My god, he actually did it.
This past week, Kanye West did exactly what many suspected he might do, but didn’t actually expect to happen – The Life of Pablo, still exclusive to streaming on Tidal a full month after its release, was changed this past week. The Life of Pablo, version 1.1.
The process technically began a month ago, shortly after the album’s release, when Kanye declared that The Life of Pablo would never escape Tidal’s walled garden, that CDs were dead and there would be no Pablo CD. He seemingly demonstrated his power over the album by changing the name of “Silver Surfer Intermission,” elongating the first two words to now read “Siiiiiiiiilver Surffffeeeeer Intermission.” After that, Kanye declared that he would “fix Wolves,” and then promptly moved onto the next thing, announcing new album Turbo Grafx-16 was in the process of being recorded for a summer release. We’ll see about that one, by the way. Remember when So Help Me God was a lock for 2014?
As it turns out, however, Kanye truly wasn’t done with Pablo. On March 13, just a day before most peoples’ Tidal subscriptions were to run out, “Famous” was updated with a minor lyrics change, and an edit to the transition into the song’s main breakdown. People were puzzled, more because of what the change implied than what it actually was. Now, Pablo was not an album, a static piece of music, solid in its stance in the canon of Kanye West. No, Kanye had turned it into something else, taking full advantage of its exclusivity to a streaming service, where he could continually tweak and adjust the album’s songs, be it minor mixing changes or entire structural overhauls. The Life of Pablo is receiving patches, friends.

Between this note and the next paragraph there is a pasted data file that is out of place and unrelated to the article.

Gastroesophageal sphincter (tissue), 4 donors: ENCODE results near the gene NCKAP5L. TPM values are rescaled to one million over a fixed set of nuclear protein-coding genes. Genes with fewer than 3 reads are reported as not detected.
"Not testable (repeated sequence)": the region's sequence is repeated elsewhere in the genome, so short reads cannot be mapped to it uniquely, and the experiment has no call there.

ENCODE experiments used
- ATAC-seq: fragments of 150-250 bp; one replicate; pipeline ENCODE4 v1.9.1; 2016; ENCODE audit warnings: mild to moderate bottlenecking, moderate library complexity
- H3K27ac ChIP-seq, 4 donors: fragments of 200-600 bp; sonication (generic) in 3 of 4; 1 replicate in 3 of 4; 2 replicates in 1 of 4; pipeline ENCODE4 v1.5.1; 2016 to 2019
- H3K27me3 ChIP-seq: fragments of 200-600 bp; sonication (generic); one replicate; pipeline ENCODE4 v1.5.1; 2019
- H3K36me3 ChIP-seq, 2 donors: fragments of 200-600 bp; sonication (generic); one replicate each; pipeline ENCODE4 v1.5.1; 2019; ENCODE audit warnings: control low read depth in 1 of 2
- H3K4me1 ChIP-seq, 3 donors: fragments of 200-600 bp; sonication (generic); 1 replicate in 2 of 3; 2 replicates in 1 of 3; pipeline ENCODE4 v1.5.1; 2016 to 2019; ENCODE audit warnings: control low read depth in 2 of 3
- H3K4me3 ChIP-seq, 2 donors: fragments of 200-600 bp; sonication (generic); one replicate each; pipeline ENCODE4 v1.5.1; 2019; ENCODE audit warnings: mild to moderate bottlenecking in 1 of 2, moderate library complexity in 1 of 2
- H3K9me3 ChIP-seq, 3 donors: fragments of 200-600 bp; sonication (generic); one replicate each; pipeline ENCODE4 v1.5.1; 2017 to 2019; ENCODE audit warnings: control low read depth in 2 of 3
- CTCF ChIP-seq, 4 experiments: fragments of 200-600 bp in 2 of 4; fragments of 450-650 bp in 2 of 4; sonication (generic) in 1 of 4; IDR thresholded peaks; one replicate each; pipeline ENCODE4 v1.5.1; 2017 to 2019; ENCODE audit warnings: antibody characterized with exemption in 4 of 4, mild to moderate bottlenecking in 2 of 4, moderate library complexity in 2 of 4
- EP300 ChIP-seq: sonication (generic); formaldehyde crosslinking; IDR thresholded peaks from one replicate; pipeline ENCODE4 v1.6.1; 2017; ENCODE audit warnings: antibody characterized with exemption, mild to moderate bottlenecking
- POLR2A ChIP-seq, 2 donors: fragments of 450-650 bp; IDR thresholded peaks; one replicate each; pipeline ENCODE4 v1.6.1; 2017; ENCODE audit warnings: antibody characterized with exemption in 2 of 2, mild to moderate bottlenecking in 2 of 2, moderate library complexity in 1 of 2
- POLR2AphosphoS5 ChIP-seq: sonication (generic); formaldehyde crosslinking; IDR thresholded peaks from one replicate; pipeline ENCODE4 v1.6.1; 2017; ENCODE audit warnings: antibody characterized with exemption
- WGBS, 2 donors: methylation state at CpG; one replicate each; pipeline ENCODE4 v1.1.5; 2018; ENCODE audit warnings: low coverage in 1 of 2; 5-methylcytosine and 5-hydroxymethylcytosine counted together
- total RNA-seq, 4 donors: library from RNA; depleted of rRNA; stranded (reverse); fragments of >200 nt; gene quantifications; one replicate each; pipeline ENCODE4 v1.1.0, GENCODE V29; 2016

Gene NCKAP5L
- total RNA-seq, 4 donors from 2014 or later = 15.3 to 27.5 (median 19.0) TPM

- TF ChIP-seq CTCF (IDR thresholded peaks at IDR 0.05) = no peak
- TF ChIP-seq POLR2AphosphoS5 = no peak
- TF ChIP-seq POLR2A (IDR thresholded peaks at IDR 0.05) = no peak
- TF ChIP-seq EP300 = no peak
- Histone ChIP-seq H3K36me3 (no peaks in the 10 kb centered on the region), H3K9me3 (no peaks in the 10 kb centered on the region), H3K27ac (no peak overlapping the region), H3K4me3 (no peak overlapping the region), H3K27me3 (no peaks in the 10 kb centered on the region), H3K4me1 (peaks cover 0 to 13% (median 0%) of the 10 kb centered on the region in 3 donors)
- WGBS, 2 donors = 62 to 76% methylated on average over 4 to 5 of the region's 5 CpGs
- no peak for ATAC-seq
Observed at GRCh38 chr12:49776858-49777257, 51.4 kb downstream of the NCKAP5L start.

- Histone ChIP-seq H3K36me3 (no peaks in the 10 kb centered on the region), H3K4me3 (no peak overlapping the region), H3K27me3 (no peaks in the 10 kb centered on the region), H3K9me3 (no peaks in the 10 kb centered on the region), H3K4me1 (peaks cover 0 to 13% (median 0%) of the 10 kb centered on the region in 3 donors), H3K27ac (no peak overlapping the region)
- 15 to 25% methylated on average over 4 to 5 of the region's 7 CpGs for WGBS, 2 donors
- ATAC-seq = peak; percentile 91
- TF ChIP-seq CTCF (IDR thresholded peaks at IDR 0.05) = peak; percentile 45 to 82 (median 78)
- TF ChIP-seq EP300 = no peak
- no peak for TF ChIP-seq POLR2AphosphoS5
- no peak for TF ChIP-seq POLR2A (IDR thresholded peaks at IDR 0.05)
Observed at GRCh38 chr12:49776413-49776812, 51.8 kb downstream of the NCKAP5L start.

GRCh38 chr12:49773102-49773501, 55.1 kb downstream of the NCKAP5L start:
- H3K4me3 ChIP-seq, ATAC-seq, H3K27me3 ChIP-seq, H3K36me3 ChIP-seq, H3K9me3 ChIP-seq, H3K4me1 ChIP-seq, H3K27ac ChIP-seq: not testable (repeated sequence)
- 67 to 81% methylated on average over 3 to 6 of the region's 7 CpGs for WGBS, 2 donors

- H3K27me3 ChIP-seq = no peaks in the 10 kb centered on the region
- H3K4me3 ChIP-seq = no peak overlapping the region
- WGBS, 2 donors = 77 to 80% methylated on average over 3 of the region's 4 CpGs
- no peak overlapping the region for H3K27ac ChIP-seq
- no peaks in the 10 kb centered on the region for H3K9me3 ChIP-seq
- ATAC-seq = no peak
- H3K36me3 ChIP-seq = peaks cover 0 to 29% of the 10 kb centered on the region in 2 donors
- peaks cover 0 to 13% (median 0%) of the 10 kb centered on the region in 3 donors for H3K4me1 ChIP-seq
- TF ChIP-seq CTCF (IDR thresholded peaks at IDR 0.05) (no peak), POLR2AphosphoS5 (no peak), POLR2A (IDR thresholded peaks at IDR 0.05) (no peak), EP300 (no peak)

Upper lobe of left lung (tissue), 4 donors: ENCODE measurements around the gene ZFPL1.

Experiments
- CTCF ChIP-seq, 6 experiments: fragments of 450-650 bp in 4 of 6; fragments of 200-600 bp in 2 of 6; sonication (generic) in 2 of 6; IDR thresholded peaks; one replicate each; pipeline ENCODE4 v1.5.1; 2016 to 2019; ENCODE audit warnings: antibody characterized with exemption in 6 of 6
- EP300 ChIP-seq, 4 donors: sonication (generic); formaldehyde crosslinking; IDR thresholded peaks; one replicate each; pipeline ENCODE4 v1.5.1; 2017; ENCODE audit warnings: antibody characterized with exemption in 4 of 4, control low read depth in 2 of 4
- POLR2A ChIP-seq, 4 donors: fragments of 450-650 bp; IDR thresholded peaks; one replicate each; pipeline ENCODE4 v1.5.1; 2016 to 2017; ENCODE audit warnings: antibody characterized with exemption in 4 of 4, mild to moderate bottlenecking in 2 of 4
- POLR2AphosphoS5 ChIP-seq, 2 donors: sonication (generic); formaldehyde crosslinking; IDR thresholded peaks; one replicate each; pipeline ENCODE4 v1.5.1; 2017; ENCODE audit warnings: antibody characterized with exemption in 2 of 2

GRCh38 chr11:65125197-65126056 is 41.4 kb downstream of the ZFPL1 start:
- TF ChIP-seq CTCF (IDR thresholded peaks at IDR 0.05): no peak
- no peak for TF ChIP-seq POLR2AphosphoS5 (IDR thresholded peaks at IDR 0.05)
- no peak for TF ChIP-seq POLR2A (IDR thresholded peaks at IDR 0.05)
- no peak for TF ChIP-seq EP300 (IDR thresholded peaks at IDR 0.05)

On to “Wolves” – Kanye said he would fix it, and on March 15, he certainly did…something…to it. With Vic Mensa and Sia previously having been cut out of the track in favor of Frank Ocean, Kanye found a way to keep them all in the song, sort of, without reducing his own presence. Now, Kanye’s two verses, Vic Mensa, Sia, and Frank could all fit on the track, more or less. Frank was actually kicked out into his own track, but at 38 seconds and consisting of nothing but the original outro for “Wolves,” it’s honestly just the “Wolves” outro again. It’s even called “Frank’s Track” to emphasize the offhand nature of the track split.
But did he “fix it?” Well…
If you wanted all of those components back in the song, then maybe he did fix it. But it’s clear that this was a reaction, probably some sort of extended knee-jerk reaction, to the fans’ clamoring for the original version from the SNL performance in 2015. Sia’s verse is tacked on to the end of Vic Mensa’s; both are sandwiched between Kanye’s two verses, with little in the way of a sensible transition. The end of “Wolves,” going into “Frank’s Track,” is abrupt and jarring, going from the standard beat of “Wolves” to the sparse, empty original outro. It all smacks of something that Kanye, normally such a perfectionist, slapped together and threw on Tidal, maybe even in pursuit of re-upped subscriptions.
(It’s important to point out that, today, Tidal extended the free trials of everyone that signed up around the time that Pablo was released, with the explicit purpose of allowing people to listen to the changes. Perhaps that means more is on the horizon. Who knows? We’re not paying for it, after all.)
Kanye has always been a fan of trying new things, blazing a new path for himself and not looking back to see if anyone’s following, behind he doesn’t do it for anyone else. The idea of the album as an ever-changing medium with no “definitive” version is interesting, potentially unique, and also potentially a mind-numbingly frustrating gimmick. It all depends on what Kanye chooses to do from hereon out – and, as usual, we’re all just along for the ride.